Why Credit Reports Matter

Banks, credit unions, and online lenders look at your credit report before giving out important loans. If you want a mortgage, auto loan, unsecured credit card, or a similar financial product, the lender will likely run a hard credit inquiry. Consumers with good credit and pristine credit reports are more likely to get approved for loans. These same borrowers will end up with better rates and terms than people who have several negative items on their credit reports.

What is Considered as Negative Information?

Negative information varies. Knowing what counts as a negative mark can help you avoid racking up negative marks and address any negative items on your credit report.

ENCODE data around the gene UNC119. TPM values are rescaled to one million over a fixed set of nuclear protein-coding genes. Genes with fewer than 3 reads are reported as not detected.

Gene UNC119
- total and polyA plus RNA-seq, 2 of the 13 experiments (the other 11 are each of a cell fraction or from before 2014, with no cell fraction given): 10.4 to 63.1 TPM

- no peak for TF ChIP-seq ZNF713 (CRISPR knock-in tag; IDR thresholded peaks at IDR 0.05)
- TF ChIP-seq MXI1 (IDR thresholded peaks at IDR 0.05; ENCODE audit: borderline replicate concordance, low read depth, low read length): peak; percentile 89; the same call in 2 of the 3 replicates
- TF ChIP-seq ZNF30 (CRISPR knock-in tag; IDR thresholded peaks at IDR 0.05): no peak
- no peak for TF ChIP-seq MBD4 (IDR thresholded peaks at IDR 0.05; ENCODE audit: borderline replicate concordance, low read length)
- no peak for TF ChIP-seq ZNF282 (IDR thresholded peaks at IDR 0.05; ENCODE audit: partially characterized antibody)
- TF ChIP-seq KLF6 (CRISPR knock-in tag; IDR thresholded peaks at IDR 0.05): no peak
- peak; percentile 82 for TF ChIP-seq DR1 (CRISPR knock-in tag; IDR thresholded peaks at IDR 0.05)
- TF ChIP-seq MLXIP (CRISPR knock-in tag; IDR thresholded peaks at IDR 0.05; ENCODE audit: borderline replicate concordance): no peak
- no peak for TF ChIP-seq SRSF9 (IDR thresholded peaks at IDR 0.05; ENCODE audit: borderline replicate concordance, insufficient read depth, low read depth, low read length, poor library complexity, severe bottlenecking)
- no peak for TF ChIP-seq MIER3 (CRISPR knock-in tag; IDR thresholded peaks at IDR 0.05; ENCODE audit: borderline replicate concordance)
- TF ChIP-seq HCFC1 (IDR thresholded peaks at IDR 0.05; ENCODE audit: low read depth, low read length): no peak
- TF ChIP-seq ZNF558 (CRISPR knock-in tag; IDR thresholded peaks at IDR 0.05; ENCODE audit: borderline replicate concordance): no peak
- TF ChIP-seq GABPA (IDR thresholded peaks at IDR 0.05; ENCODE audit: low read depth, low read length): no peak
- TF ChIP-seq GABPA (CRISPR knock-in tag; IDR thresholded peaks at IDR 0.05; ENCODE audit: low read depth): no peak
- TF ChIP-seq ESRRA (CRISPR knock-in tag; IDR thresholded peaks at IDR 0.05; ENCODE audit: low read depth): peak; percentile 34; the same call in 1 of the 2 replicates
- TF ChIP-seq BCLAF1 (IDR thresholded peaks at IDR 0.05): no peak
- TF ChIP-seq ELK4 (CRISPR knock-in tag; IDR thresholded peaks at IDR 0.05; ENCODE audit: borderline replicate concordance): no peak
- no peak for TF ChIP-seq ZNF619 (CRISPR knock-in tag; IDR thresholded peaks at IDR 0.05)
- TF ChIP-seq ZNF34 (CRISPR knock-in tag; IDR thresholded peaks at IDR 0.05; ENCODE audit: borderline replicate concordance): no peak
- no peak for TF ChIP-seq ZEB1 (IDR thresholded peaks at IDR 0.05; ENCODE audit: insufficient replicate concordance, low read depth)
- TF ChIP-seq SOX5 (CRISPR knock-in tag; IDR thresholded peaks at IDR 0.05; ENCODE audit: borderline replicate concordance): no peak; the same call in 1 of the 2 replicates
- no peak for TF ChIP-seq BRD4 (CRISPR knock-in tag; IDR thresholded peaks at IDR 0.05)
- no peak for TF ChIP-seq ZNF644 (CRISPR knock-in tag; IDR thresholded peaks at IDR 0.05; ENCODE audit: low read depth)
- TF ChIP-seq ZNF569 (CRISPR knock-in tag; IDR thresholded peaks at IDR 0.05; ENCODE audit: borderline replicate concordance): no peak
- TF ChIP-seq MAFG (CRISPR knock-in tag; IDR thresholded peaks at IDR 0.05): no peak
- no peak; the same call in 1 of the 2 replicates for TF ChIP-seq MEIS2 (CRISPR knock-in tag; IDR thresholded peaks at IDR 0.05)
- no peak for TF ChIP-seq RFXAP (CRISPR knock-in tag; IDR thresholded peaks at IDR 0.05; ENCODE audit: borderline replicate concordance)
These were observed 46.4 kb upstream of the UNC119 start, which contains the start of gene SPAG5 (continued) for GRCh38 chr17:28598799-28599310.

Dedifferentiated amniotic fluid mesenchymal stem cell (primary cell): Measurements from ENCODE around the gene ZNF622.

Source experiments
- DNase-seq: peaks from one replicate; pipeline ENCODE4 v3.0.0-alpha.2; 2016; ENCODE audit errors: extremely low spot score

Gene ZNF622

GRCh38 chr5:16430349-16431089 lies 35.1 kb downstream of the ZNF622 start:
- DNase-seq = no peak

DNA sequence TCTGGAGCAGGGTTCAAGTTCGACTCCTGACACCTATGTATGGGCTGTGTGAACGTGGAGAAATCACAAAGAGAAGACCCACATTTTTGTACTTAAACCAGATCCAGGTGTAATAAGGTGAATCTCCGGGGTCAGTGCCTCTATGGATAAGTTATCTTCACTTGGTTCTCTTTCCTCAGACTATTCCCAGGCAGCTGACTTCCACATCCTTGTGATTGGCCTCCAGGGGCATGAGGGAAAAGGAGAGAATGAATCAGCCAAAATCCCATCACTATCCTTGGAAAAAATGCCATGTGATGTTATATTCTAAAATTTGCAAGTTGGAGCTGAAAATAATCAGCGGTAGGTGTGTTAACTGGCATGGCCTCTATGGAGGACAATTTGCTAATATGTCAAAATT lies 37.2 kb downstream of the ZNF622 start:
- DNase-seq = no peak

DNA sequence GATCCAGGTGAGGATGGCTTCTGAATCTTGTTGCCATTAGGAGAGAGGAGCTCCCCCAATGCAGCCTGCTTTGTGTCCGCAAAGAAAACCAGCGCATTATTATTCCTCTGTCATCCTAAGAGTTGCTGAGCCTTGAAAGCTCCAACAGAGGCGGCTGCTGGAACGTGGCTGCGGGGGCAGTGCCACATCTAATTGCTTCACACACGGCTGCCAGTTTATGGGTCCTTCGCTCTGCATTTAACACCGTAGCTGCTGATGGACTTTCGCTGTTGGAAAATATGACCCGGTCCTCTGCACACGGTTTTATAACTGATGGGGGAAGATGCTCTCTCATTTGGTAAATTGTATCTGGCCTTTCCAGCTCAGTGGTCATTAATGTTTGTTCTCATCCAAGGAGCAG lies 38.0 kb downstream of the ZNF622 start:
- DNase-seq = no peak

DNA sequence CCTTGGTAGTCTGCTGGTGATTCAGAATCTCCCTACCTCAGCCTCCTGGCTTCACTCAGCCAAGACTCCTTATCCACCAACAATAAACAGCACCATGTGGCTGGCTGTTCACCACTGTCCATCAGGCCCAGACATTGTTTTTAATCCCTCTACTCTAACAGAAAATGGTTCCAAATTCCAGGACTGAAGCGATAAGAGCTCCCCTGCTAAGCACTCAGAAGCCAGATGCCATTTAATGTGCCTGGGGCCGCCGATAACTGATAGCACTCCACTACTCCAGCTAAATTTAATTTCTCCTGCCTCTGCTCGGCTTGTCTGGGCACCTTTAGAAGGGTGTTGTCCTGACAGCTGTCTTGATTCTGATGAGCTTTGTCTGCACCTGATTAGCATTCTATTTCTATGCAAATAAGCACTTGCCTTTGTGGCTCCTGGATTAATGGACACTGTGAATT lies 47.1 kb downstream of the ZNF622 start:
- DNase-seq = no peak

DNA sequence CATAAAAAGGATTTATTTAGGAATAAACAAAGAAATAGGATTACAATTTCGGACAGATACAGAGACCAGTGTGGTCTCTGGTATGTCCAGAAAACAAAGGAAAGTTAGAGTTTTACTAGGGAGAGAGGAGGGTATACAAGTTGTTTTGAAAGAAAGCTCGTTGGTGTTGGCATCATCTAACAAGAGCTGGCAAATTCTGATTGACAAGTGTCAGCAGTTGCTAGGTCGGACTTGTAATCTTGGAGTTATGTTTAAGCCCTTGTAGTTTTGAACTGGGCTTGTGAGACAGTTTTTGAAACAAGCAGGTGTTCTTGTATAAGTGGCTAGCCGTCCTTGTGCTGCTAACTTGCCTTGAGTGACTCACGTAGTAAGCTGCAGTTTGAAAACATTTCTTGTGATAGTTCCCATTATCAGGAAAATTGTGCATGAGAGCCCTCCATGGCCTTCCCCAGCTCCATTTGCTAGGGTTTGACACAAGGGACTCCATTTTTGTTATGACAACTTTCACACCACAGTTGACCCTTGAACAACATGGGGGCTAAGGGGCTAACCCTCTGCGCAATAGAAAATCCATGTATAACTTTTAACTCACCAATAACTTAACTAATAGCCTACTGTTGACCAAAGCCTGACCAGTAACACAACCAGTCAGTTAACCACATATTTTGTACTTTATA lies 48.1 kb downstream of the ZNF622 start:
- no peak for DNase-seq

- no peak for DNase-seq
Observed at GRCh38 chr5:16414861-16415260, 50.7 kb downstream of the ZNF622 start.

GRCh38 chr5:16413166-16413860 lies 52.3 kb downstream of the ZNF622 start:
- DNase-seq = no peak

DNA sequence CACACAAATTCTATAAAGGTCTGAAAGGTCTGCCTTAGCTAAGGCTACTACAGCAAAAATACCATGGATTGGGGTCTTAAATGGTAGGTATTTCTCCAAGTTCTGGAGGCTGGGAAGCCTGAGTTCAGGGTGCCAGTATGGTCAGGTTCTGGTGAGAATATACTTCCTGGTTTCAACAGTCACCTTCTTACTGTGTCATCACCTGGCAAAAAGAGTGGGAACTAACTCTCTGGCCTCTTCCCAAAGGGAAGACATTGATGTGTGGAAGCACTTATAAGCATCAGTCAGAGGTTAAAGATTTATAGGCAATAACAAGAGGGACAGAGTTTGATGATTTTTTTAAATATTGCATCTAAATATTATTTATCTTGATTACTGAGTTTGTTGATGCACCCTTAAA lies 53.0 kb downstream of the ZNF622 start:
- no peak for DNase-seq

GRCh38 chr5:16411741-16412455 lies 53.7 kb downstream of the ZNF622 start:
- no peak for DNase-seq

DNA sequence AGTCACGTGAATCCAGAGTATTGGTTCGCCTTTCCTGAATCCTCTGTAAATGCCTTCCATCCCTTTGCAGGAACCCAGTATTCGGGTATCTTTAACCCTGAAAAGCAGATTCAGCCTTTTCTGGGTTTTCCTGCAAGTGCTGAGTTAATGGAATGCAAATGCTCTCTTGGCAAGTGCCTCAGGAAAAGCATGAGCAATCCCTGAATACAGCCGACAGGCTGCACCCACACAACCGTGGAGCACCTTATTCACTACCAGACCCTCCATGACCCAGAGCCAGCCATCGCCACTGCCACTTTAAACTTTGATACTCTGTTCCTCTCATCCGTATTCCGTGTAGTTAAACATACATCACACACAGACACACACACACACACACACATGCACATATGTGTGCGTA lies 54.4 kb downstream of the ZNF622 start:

Common Types of Negative Information

These are some of the common types of negative information that may appear on a credit report:

  • Late payments
  • Defaults
  • Bankruptcy
  • Court judgments
  • Foreclosure
  • Repossession
  • Loan Charge-Offs
  • Delinquent loans and credit cards

The Severity of Different Types of Negative Information

Some negative information is more impactful than others. A late payment will hurt your credit score, but you can recover by getting your debt up-to-date and staying on top of future payments. However, it is more difficult to recover from bankruptcy or foreclosure. Lenders may feel less confident doing business with you if you have incurred those negative items on your report. Some lenders will not work with someone for a few years if the borrower goes through bankruptcy or foreclosure.

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How Negative Information Affects Your Credit Scores

Negative information will reduce your credit score. Some negative items only trim off a few points, while an event like bankruptcy can reduce your credit score by more than 100 points.